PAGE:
In our In the News series, we’ll use an article or topic that has been featured recently in the news as a potential learning opportunity.
For some time now the Dallas Museum Tower and Nasher Sculpture Center have been reported to have a difference of opinion over an alleged problem with light that is reflected from the Museum Tower’s glass exterior into the sculpture center. D Magazine ran an article on it in May 2012. Bloomberg reported on it. The Huffington Post reported on it. The Dallas Morning News even wondered aloud who might be the first to sue. For this reason, a headline in the local news last week caught the attention of many, although not all, Dallasites: “$800,000 in unresolved claims filed against Museum Tower.”
It seems that the Museum Tower hired Austin Building Company (“Austin”) to serve as a General Contractor. Custom Components Company (“CCC”), in turn, was apparently tapped to furnish “exterior glass and metal railings” on the project to or through Austin. According to the news article, more than one mechanic’s lien has been filed against the Museum Tower, and CCC has filed suit to foreclose their lien in the amount of roughly $237,000. A spokesperson for Austin is quoted as saying, “A bond was filed to protect the owner of the project in the event of suit to foreclose the lien. Austin vigorously contests this claim, and is working to resolve this issue.”
CCC’s Original Petition, filed January 7, 2014, confirms that CCC filed a mechanic’s lien against the Museum Tower property in April 2013. CCC is now seeking an order from the 191st District Court of Texas foreclosing the property to satisfy its lien. CCC is also suing Austin for breach of contract and Austin and the Museum Tower for unjust enrichment. These claims are independent and separate from CCC’s mechanic’s lien claim. CCC did not name the surety as a party to the lawsuit.
A lien is a “legal right or interest that a creditor has in another’s property, lasting usually until a debt or duty that it secures it is satisfied. Typically, the creditor does not take possession of the property on which the lien has been obtained.” Black’s Law Dictionary 933 (7th ed. 1999). A mechanic’s lien is a lien that “secures payment for labor or material supplied in improving, repairing, or maintaining real…property, such as a building…or the like.” Id. at 935. (Did you know that the word realty is short for real property?) In a future Law 101 post we’ll discuss the meaning and fundamentals of mechanic’s liens in greater detail. If the suspense is killing you, here’s an article on Five Frequently Asked Questions About Texas Mechanic’s Liens. In short, mechanic’s liens turn specific property into collateral that may be judicially foreclosed to satisfy a debt under certain circumstances.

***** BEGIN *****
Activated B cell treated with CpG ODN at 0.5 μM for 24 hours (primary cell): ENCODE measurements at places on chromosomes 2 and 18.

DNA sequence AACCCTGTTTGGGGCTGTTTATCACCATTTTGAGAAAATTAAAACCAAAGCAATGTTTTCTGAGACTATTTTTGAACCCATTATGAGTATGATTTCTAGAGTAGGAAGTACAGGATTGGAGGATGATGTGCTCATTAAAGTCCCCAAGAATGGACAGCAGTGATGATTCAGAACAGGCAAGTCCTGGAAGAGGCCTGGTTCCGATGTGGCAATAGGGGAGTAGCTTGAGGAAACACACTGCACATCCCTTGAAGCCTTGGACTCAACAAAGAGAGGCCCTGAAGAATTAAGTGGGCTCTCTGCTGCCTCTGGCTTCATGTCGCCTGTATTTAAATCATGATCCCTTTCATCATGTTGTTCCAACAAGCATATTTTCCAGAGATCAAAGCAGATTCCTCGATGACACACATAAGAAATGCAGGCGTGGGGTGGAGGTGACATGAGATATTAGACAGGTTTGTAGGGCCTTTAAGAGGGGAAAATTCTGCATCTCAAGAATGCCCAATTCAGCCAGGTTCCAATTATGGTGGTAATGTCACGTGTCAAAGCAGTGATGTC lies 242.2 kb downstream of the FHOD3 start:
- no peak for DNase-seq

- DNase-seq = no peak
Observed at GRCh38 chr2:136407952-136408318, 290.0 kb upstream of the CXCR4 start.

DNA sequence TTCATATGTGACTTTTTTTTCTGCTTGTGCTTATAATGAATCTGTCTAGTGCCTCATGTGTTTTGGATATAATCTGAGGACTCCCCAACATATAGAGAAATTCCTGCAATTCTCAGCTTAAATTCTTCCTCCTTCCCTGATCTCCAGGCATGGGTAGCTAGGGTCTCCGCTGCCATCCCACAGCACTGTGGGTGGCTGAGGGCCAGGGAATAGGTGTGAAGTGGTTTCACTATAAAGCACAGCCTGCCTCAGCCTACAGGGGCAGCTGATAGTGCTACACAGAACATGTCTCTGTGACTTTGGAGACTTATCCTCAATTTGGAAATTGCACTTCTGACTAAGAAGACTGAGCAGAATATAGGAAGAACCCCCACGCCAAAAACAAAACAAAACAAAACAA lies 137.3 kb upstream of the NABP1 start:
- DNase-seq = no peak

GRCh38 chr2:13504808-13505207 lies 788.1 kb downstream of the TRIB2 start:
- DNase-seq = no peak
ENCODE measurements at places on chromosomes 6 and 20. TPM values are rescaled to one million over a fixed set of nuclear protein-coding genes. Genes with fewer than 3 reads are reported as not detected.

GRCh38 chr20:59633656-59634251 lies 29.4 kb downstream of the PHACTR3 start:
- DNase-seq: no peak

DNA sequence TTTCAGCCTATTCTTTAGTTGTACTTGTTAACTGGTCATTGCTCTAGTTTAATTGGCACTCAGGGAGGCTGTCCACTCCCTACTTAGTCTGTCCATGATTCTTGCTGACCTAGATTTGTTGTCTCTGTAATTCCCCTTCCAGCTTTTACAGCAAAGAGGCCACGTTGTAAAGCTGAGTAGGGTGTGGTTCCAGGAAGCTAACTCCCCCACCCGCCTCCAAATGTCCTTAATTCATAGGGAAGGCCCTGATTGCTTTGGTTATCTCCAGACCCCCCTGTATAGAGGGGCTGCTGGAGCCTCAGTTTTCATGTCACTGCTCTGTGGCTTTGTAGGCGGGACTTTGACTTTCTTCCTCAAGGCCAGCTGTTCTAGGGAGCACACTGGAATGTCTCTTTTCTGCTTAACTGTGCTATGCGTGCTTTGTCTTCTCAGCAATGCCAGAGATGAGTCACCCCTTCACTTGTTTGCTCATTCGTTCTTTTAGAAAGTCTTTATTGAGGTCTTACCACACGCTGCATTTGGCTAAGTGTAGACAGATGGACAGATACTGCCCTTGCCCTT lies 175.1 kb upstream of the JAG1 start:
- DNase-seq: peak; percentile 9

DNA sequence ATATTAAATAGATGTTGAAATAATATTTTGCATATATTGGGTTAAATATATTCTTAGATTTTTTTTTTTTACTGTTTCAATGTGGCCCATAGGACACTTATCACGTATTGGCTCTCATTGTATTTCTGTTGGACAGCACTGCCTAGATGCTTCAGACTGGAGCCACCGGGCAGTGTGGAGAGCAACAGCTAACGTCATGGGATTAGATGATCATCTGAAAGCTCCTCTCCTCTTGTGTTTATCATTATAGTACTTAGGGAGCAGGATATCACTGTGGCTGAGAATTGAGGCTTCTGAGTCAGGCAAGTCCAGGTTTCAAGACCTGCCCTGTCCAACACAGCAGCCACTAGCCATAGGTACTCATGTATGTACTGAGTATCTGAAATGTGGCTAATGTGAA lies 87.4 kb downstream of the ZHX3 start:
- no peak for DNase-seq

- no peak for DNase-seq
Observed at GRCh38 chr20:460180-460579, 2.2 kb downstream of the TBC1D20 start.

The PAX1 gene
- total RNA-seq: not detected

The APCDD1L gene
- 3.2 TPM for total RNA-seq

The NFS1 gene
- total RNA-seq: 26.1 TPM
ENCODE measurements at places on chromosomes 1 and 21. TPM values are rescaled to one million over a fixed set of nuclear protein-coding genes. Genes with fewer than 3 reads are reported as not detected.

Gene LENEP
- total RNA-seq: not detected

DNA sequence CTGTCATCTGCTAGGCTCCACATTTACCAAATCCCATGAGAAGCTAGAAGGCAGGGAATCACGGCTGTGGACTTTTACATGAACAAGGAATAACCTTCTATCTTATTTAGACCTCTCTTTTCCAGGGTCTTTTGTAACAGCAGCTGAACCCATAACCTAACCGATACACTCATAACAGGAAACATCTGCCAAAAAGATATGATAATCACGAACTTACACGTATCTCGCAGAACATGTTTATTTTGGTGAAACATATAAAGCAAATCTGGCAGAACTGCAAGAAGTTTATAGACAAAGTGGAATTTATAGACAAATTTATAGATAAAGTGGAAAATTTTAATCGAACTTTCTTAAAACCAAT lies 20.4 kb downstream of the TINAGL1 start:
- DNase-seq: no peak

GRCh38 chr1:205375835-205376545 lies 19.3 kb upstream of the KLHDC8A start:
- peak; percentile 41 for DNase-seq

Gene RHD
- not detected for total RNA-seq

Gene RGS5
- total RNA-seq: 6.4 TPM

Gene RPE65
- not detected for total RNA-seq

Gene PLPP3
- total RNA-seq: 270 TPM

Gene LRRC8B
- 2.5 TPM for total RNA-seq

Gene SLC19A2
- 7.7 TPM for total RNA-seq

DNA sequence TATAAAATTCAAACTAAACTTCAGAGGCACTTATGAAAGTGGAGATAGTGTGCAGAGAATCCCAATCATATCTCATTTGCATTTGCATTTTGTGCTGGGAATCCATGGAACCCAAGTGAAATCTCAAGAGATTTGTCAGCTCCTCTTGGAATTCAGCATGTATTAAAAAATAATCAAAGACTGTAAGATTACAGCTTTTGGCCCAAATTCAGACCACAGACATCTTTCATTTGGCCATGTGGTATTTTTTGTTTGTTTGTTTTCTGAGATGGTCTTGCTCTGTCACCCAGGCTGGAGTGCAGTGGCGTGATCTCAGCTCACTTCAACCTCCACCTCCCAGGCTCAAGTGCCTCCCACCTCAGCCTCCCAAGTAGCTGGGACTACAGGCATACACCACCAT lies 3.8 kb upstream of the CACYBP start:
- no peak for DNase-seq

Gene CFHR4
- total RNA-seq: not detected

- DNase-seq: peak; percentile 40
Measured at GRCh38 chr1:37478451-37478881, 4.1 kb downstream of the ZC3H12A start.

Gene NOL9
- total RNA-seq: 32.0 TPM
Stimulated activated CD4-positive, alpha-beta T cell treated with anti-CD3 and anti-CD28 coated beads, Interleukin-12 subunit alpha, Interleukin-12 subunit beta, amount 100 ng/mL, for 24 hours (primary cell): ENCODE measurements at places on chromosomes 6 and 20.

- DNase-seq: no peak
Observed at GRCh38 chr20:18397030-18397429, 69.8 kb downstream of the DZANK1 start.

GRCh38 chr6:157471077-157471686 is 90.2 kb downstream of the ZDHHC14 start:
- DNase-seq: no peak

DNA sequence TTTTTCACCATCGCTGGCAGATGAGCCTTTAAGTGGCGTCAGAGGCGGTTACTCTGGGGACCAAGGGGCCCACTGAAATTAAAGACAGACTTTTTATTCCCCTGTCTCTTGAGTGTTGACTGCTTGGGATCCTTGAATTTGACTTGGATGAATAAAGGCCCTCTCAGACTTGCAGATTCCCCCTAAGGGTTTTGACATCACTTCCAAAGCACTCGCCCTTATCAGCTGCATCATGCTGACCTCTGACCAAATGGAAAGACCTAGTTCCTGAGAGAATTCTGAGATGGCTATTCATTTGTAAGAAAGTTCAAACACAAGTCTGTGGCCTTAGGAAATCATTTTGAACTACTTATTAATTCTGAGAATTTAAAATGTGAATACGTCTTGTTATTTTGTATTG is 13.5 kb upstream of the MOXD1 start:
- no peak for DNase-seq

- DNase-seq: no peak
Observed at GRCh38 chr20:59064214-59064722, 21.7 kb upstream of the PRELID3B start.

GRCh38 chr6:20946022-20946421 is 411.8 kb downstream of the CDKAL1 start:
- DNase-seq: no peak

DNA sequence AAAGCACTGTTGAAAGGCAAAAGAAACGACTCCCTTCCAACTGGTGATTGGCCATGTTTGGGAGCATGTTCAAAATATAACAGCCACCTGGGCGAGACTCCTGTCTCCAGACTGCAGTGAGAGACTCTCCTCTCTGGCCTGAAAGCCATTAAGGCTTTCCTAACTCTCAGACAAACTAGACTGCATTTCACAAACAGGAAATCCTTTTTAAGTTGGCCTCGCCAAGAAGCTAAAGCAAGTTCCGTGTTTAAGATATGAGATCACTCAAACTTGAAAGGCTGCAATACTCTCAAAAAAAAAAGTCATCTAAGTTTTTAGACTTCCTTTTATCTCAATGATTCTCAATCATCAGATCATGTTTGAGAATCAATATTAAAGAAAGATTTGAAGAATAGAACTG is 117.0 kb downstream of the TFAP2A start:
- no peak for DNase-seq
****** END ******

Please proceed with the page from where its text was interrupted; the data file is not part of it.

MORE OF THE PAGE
So CCC has filed a mechanic’s lien and is asking the judge to foreclose the collateral to pay for labor/materials for which CCC claims it is still owed. We don’t know what the Nasher thinks about this. But Austin seems to think that a bond that was filed will protect the owner of the Museum Tower from the lien claim. Depending on what type of bond has been filed and when and how it was filed, Austin may be correct.
Chapter 53 of the Texas Property Code contains most of the information concerning Texas statutory mechanic’s liens. Subchapters H and I of Chapter 53 discuss bonds to indemnify against liens and bonds to pay liens, respectively. Think of bonds simply as insurance. Subchapter H allows a person — usually the General Contractor — to obtain and file a bond after a mechanic’s lien has been filed against property, the effect of which is to discharge the mechanic’s lien claim against the property. Subchapter I provides that a General Contractor may furnish a payment bond at any time, the effect of which is that a “claimant may not file suit against the owner or the owner’s property” if the bond meets other statutory requirements. See Tex. Prop. Code sec. 53.201(b). These requirements include, among other things, that the bond be in a certain amount and that it be recorded in the county clerk’s office. Project owners often ask General Contractors to furnish payment bonds before projects commence. If a payment bond has been obtained and recorded at the time an unpaid claimant files its mechanic’s lien, then the law creates a limited window of time in which the claimant may sue on the bond: no sooner than 60 days after the claimant perfects the lien and no later than one year after perfection of the lien claim.
Will Austin utilize Texas’s relatively new motion to dismiss procedure to challenge CCC’s mechanic’s lien foreclosure claim? Will CCC amend their petition to add the surety to the fray? Will the surety intervene into the action on its own volition? Any of these options will have to be pursued relatively soon. And either way, Austin and the Museum Tower will still have to contend with CCC’s breach of contract and unjust enrichment claims. At the end of the day, I’d be willing to wager that the Museum Tower, Austin and CCC all share at least one sentiment: they all want CCC to be paid a fair price for the labor/materials CCC furnished in light of all of the underlying circumstances, many of which we are probably not aware.
Takeaway: Most contractors want to get paid; they aren’t interested in foreclosing if it’s not necessary. Most construction project owners don’t want to lose materials and improvements furnished by contractors. Properly executed bonds are a good way to achieve both ends—they can protect a project owner from foreclosure and contractors from not getting paid.
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